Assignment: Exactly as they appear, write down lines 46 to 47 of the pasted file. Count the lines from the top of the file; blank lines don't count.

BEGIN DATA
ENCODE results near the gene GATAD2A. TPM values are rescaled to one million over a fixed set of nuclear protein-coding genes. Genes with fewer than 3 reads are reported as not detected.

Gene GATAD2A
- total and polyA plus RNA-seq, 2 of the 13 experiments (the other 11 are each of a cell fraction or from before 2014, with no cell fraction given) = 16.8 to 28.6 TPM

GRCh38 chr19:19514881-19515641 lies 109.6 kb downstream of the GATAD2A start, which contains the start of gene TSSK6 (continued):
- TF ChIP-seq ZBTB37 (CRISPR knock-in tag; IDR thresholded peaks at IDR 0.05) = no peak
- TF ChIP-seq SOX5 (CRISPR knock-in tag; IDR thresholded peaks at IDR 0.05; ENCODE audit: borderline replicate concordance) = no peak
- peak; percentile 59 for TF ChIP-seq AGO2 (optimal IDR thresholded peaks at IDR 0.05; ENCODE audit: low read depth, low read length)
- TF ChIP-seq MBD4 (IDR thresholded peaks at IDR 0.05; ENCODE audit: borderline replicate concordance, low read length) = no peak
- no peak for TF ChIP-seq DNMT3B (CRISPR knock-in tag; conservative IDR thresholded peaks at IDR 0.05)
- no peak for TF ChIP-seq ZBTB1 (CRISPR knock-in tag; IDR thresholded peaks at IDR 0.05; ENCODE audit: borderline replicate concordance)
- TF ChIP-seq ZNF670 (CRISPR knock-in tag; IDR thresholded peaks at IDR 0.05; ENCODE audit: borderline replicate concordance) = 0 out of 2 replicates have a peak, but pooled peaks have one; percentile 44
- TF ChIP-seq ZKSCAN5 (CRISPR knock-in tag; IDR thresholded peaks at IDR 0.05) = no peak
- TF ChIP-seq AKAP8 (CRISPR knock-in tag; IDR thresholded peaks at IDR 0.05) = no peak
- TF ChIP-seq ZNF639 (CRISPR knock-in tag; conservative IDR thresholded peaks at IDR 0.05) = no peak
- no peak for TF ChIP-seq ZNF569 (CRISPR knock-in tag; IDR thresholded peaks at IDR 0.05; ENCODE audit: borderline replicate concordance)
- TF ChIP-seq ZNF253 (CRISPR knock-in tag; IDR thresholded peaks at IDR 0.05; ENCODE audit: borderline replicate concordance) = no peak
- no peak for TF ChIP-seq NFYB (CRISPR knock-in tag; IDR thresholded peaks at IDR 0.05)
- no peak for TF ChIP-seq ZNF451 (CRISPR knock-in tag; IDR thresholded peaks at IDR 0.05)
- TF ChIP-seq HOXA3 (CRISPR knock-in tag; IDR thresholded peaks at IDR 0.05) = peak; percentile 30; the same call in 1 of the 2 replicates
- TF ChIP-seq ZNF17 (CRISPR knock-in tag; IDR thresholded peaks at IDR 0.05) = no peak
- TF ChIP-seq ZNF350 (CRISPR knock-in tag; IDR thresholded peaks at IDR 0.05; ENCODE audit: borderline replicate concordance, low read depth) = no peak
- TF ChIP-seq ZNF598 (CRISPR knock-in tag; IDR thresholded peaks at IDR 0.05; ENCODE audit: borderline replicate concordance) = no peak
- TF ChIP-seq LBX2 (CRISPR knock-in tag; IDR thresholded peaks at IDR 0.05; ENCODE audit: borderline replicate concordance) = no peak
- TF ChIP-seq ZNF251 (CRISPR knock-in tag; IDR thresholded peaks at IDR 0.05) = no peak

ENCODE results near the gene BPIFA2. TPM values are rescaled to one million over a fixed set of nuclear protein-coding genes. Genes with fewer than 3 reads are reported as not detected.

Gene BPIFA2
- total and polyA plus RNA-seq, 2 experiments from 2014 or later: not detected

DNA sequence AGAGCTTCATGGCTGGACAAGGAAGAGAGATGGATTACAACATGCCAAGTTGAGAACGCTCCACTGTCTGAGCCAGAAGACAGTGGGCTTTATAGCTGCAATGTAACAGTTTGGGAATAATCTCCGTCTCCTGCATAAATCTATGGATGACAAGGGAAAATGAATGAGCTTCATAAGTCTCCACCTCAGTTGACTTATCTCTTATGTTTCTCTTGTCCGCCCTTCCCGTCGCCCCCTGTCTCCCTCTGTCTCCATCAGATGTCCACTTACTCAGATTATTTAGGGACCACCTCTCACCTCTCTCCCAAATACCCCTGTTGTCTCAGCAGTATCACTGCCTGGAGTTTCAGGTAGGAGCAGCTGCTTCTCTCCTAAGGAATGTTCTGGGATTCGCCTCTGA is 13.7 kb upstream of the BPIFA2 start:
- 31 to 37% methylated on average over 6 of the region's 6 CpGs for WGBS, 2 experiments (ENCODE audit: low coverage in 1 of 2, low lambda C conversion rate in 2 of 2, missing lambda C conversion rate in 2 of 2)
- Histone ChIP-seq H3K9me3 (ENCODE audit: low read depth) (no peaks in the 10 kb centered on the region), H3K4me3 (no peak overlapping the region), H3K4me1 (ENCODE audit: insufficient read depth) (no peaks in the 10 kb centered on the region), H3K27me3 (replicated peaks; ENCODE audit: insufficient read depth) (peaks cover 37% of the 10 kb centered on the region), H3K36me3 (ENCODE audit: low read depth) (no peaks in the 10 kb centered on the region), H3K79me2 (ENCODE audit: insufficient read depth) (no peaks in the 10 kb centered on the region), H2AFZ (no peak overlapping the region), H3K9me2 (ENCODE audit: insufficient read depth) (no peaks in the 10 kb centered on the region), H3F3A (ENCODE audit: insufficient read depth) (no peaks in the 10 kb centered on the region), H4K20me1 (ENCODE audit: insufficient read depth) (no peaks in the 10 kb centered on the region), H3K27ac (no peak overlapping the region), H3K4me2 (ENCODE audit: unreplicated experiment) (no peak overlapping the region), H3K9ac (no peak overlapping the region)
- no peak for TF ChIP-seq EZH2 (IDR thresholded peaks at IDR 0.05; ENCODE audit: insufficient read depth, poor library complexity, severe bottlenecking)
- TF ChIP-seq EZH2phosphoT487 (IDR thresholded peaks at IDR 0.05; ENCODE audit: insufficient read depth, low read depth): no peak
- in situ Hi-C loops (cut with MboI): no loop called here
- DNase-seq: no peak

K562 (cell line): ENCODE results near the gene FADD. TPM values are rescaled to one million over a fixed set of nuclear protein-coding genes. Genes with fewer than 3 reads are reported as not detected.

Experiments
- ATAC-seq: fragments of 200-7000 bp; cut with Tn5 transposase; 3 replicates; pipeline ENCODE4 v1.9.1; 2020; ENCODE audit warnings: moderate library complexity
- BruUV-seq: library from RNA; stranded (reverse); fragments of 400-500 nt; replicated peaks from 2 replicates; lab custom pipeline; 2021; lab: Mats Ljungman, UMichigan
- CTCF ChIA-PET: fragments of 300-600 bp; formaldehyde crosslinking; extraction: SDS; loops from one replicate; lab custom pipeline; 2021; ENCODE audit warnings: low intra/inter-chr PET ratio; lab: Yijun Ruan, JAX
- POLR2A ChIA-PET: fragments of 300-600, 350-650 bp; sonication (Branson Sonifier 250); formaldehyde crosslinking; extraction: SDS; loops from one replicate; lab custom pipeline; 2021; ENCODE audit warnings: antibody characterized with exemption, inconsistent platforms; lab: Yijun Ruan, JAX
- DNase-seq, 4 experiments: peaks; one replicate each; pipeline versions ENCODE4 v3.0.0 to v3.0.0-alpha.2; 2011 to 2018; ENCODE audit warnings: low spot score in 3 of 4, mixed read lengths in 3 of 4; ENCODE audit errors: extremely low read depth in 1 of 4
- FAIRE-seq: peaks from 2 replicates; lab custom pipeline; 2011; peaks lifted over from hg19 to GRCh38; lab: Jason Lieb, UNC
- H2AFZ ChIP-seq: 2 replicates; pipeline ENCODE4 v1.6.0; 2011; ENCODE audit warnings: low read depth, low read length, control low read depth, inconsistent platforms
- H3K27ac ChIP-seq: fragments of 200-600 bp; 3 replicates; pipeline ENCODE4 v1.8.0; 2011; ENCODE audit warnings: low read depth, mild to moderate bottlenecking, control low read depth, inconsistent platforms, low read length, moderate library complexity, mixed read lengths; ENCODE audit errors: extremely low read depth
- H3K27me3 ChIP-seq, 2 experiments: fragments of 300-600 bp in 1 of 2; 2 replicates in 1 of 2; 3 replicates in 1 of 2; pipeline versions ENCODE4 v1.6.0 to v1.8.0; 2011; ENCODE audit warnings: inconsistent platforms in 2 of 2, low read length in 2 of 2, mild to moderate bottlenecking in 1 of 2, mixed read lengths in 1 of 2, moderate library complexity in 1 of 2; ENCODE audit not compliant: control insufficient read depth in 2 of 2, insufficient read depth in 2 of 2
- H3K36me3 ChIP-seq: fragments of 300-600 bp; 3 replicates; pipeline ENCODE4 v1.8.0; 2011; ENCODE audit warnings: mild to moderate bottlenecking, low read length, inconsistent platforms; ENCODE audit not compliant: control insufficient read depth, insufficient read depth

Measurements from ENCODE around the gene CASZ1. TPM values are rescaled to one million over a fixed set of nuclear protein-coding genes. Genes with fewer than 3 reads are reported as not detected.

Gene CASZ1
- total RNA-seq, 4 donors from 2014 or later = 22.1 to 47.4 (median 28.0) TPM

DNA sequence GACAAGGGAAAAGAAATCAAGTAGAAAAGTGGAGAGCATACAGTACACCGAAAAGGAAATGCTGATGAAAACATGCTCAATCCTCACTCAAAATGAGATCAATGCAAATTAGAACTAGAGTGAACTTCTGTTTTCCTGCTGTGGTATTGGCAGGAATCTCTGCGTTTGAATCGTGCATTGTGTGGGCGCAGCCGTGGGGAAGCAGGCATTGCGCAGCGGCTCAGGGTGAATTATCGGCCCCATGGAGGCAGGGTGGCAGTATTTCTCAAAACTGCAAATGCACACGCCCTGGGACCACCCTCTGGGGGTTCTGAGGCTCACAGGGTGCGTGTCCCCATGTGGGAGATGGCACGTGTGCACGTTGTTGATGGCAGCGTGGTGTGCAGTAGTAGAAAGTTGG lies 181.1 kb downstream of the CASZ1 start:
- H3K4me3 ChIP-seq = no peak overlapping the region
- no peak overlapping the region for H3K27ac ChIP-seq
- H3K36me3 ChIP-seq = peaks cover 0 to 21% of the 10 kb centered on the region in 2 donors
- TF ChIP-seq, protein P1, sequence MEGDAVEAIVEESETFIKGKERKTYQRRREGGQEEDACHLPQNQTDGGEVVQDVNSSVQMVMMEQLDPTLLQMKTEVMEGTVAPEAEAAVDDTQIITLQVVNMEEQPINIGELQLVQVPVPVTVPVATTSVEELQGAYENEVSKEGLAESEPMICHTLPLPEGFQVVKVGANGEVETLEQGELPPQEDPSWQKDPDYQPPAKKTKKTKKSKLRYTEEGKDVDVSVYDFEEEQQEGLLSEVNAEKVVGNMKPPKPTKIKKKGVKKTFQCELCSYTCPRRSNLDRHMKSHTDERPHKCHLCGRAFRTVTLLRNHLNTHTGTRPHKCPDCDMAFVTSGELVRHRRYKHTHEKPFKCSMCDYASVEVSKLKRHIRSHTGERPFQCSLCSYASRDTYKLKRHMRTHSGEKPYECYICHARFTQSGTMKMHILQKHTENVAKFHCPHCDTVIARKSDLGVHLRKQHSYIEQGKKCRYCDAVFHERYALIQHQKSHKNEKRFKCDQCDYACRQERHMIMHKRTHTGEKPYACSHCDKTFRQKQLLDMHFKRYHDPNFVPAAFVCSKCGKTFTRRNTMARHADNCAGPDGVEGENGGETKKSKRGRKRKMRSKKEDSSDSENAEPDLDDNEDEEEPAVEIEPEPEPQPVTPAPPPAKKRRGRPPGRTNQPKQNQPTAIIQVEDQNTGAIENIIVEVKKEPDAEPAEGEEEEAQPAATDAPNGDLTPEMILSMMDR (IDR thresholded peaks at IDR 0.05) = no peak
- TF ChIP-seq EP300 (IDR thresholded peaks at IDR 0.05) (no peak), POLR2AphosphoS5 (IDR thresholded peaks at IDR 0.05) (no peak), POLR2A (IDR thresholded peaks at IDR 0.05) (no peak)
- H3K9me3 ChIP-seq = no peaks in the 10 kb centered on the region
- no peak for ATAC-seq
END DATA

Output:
- H3K36me3 ChIP-seq: fragments of 300-600 bp; 3 replicates; pipeline ENCODE4 v1.8.0; 2011; ENCODE audit warnings: mild to moderate bottlenecking, low read length, inconsistent platforms; ENCODE audit not compliant: control insufficient read depth, insufficient read depth

Measurements from ENCODE around the gene CASZ1. TPM values are rescaled to one million over a fixed set of nuclear protein-coding genes. Genes with fewer than 3 reads are reported as not detected.